Inadequate water supplies and lack of sanitation facilities represent major hazards to the public health in many parts of the world. In spite of the International Water Supply Decade, (1980-1990) there are more people without facilities approaching minimum standards now than existed at the beginning of the program. Without improvements in these areas, there can be no hope that there will be an overall improvement in the health of the nations which constitute the Third World. Yet appropriate technologies do exist which can go a long way to ameliorate these problems. Simple, low cost projects can be built and maintained by village-based methods. These are being used in some countries and provide a basis for the improvement of living standards for the poorer people of the world. This is a practical course designed to demonstrate actual details of construction and provide a working knowledge of simple mechanisms involved in ventilating latrines and also on how simple pumps work. You should end with a good idea about how these tings work and how they can be maintained. During this class we will be discussing some of the problems arising from poor facilities in many developing countries. We will examine problems associated with solid waste disposal and see the enormity of the problem. We will come up with some suggestions about how to ameliorate the problems... There are few real solutions....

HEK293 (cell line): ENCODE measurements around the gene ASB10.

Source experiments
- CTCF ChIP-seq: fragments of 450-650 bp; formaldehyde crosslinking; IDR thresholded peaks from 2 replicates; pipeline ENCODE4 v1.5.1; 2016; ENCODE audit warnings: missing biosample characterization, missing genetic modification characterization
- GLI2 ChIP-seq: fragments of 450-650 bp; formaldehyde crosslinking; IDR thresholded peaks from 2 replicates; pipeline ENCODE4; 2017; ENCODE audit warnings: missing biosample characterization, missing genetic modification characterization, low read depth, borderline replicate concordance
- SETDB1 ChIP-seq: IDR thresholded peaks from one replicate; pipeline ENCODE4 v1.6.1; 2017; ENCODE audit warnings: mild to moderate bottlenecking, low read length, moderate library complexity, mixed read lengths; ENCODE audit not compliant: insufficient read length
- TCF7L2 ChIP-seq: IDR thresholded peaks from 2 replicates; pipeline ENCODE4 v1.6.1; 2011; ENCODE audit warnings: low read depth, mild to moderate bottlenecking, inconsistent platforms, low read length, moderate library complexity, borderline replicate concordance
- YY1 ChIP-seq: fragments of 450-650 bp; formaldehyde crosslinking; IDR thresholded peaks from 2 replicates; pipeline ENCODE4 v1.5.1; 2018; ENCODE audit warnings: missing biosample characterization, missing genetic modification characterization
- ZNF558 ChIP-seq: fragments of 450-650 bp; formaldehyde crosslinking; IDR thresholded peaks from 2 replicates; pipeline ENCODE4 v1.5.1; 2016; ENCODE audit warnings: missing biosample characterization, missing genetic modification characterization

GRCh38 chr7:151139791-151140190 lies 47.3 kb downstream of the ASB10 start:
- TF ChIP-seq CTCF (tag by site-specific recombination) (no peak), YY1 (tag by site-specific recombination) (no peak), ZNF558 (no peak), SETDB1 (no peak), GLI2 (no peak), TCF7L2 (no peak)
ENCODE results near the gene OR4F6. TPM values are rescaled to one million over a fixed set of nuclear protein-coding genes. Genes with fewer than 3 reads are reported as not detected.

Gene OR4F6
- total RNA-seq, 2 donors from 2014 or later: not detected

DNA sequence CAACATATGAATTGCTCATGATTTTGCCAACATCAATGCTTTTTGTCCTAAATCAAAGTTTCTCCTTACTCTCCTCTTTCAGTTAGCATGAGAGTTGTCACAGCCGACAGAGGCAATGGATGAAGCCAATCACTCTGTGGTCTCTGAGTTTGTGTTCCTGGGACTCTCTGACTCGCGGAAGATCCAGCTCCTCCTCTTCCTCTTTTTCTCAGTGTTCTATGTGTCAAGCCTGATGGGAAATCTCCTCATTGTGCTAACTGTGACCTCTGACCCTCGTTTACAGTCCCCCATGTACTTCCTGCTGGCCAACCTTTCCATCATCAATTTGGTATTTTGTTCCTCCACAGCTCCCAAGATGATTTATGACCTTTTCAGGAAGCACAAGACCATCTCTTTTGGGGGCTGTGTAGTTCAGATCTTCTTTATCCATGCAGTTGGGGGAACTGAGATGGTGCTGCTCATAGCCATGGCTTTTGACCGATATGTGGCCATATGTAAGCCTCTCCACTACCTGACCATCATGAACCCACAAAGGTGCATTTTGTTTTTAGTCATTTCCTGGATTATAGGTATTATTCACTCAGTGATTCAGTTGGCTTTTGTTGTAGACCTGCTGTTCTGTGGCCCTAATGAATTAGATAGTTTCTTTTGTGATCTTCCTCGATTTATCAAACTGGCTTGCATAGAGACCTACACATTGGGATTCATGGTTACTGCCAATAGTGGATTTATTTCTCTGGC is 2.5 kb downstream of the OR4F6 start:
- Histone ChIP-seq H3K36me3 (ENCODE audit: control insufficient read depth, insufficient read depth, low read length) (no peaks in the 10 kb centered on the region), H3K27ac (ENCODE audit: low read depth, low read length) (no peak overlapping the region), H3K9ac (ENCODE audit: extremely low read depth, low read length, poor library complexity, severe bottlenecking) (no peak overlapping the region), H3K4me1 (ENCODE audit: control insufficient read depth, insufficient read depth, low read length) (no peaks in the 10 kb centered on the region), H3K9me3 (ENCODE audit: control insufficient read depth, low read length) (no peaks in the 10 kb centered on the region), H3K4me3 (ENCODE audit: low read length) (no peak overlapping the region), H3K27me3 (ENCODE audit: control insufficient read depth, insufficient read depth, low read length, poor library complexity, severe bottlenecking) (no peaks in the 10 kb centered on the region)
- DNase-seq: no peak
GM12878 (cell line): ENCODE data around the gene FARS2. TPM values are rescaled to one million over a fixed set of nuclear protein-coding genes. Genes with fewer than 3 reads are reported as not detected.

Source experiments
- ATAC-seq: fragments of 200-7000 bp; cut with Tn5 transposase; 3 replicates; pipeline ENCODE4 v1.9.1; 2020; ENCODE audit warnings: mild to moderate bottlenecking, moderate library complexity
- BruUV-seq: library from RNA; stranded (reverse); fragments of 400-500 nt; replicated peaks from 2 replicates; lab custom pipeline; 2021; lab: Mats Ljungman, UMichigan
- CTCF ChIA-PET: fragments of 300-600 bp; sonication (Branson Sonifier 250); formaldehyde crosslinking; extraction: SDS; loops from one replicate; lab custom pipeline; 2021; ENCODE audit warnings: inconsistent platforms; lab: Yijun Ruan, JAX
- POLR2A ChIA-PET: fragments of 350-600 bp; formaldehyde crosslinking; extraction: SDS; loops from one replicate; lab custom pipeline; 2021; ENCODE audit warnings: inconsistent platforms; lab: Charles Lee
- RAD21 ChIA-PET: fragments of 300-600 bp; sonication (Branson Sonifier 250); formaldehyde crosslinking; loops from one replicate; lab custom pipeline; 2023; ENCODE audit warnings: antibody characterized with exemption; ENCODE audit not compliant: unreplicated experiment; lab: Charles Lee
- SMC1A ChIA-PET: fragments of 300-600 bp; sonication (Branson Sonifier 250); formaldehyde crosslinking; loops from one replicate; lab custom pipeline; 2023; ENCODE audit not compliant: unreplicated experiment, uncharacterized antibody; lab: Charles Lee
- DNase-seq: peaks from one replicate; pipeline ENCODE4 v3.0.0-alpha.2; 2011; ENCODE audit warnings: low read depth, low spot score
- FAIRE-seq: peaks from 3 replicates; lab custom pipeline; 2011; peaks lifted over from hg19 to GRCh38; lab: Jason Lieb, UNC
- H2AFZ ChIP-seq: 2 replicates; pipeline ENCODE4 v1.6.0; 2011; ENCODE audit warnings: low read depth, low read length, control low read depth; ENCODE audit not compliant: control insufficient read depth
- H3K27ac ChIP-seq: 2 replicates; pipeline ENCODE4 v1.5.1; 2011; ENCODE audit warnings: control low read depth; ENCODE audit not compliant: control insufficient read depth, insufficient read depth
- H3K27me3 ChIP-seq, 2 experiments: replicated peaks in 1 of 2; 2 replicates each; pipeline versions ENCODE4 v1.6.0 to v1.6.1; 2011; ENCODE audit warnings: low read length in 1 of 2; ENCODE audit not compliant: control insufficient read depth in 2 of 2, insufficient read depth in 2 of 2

The purpose of this lesson is to understand that most of the materials and energy used by a city come from outside the city boundaries. To understand that the pathway of these materials through the city tends to be linear (as opposed to cyclic in natural ecosystems), and that flowpaths into the city are longer than flowpaths out.